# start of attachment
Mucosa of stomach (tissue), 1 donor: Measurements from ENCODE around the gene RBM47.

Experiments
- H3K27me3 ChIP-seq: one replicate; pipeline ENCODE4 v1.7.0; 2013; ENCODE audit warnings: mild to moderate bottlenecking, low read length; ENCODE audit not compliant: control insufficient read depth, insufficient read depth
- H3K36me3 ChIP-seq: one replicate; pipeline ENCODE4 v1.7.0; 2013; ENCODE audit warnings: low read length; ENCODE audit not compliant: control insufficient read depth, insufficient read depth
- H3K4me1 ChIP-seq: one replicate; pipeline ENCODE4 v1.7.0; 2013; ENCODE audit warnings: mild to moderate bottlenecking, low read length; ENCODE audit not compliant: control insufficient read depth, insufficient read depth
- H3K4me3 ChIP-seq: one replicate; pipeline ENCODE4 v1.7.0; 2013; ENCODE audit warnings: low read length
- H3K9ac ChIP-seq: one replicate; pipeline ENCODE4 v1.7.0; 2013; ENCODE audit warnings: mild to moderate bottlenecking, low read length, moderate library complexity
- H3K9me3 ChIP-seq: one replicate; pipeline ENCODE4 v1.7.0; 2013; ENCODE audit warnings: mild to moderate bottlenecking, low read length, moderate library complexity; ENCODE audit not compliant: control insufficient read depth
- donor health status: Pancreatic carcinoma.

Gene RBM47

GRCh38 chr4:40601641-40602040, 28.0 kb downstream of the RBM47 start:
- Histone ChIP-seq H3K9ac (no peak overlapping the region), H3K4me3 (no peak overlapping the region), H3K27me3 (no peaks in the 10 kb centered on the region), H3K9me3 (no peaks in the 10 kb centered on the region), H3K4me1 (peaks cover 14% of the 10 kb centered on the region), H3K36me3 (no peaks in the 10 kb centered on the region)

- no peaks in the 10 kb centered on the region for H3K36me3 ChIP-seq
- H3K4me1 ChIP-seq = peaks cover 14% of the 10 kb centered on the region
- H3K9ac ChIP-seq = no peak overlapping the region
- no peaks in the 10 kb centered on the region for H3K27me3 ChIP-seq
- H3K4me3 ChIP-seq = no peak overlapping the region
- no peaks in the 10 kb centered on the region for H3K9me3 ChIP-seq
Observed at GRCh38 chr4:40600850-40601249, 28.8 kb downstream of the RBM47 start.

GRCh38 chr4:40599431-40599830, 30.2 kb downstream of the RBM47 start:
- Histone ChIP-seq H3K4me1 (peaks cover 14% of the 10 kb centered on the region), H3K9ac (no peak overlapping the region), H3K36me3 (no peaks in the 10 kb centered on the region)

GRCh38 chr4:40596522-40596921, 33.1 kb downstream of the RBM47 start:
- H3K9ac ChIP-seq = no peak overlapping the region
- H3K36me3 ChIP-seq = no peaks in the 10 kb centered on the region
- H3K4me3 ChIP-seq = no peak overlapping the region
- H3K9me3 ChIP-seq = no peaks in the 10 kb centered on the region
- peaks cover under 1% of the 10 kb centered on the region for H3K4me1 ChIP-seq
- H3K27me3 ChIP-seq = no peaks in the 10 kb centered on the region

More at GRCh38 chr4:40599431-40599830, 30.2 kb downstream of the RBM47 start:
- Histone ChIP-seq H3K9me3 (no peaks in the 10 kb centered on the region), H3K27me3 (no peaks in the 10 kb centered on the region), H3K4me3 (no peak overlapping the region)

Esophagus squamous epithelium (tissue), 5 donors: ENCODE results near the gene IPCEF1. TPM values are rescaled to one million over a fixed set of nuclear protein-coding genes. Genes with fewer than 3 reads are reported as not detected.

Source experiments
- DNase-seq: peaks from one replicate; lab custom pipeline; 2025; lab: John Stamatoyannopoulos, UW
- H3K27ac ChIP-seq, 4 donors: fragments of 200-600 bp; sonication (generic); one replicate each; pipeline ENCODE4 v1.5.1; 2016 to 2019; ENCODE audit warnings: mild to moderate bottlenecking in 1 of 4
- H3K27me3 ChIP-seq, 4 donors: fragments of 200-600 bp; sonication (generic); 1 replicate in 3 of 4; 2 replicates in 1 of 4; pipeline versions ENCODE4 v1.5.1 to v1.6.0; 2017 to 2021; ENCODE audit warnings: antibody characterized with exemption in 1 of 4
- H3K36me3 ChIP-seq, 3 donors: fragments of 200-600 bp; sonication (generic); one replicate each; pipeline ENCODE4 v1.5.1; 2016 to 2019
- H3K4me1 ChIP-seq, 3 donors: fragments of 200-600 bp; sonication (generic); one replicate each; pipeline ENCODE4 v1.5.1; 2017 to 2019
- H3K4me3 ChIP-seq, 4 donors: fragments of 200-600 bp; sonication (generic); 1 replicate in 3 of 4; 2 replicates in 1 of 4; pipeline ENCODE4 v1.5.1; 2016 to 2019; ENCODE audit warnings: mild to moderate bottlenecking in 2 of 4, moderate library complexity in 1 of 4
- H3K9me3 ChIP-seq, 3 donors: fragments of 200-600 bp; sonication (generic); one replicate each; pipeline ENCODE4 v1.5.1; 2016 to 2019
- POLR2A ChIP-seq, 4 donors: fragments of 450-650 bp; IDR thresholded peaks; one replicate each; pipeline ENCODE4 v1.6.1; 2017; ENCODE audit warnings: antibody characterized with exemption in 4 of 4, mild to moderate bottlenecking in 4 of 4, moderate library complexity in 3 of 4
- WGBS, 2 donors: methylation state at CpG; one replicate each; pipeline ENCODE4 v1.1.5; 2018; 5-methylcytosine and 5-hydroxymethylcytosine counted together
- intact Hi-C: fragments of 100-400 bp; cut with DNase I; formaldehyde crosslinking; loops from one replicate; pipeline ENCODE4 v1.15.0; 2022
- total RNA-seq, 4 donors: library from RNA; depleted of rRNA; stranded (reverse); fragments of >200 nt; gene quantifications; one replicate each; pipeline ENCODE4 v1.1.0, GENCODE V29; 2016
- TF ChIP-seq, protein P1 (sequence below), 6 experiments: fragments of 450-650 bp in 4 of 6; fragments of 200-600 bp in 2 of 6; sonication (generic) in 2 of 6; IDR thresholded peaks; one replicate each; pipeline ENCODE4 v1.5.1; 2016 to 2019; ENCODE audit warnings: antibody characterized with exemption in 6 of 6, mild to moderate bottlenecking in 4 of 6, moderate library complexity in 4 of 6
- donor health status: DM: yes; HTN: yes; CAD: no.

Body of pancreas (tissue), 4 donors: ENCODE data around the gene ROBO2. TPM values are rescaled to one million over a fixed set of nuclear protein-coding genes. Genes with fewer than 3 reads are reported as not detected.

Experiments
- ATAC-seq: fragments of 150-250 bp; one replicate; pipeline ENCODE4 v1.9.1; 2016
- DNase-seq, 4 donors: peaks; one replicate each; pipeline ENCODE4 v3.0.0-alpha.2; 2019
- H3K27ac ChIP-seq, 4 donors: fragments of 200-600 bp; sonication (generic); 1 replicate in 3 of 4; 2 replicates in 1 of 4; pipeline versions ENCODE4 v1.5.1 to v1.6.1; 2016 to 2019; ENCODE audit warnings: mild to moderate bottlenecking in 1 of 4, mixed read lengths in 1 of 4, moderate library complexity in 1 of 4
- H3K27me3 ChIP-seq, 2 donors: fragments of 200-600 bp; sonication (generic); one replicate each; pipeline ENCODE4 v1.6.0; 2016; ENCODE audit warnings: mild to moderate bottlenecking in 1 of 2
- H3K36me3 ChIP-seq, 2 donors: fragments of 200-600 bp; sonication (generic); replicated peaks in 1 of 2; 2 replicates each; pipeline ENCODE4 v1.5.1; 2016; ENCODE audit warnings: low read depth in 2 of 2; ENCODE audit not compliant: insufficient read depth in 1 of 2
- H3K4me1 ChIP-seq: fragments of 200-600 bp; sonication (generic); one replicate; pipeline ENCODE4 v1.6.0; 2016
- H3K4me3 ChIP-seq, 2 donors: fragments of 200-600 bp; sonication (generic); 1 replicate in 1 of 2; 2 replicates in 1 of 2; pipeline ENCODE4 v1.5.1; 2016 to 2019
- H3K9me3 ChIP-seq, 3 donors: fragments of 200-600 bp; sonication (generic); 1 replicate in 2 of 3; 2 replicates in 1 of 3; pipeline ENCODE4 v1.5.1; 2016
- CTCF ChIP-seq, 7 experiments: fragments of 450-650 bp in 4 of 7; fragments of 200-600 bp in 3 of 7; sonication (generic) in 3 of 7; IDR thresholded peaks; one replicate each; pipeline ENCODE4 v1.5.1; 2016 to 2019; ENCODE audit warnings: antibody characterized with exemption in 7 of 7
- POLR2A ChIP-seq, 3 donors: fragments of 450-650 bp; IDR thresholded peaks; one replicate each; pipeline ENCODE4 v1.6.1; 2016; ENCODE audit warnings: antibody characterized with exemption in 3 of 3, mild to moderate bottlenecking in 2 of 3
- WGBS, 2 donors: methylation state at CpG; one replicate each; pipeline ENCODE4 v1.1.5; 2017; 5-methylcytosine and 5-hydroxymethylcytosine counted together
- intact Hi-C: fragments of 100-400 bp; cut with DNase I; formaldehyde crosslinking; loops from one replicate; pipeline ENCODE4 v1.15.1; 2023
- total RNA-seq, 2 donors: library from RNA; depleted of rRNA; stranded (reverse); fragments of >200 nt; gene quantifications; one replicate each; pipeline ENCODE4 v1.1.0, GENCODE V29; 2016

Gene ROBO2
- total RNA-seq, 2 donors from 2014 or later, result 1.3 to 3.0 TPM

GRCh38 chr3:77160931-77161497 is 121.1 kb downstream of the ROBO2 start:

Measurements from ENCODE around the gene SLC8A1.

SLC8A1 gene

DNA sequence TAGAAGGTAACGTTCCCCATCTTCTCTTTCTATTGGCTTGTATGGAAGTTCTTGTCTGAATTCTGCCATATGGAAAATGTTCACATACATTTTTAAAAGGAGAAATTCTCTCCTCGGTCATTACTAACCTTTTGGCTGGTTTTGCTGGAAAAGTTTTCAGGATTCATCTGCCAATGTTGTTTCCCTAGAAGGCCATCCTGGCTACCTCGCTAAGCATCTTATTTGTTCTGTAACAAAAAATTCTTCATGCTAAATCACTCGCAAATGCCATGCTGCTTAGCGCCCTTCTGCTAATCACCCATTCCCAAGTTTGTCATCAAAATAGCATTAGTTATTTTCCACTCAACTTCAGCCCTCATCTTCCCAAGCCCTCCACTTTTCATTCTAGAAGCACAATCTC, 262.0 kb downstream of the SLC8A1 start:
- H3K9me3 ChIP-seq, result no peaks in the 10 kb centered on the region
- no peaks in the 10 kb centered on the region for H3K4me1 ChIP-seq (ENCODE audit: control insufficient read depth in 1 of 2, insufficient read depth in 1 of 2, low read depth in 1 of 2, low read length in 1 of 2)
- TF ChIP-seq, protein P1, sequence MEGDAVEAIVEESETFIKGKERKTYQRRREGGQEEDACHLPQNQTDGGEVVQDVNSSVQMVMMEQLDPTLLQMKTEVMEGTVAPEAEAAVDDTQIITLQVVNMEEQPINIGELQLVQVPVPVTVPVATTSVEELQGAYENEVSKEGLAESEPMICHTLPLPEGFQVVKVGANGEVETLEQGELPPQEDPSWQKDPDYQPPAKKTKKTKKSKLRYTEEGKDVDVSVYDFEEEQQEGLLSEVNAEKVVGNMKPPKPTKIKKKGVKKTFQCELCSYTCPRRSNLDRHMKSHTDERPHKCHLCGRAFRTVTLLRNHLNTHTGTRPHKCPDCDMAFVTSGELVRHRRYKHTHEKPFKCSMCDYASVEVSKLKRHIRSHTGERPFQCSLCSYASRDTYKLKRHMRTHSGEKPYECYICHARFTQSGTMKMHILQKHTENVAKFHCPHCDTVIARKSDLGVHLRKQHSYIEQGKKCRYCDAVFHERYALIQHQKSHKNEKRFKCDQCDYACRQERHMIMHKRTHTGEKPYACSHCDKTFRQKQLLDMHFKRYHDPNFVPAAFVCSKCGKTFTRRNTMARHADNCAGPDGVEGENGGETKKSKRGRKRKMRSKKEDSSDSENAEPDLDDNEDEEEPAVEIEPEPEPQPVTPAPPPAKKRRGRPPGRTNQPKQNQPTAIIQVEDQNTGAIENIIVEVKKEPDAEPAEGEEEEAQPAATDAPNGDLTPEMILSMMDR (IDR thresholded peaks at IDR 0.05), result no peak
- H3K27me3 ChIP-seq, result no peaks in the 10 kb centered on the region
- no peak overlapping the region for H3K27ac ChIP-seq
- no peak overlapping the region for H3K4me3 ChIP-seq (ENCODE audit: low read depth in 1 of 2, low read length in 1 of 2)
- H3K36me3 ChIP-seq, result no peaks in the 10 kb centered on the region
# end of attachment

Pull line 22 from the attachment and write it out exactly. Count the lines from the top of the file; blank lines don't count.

GRCh38 chr4:40596522-40596921, 33.1 kb downstream of the RBM47 start: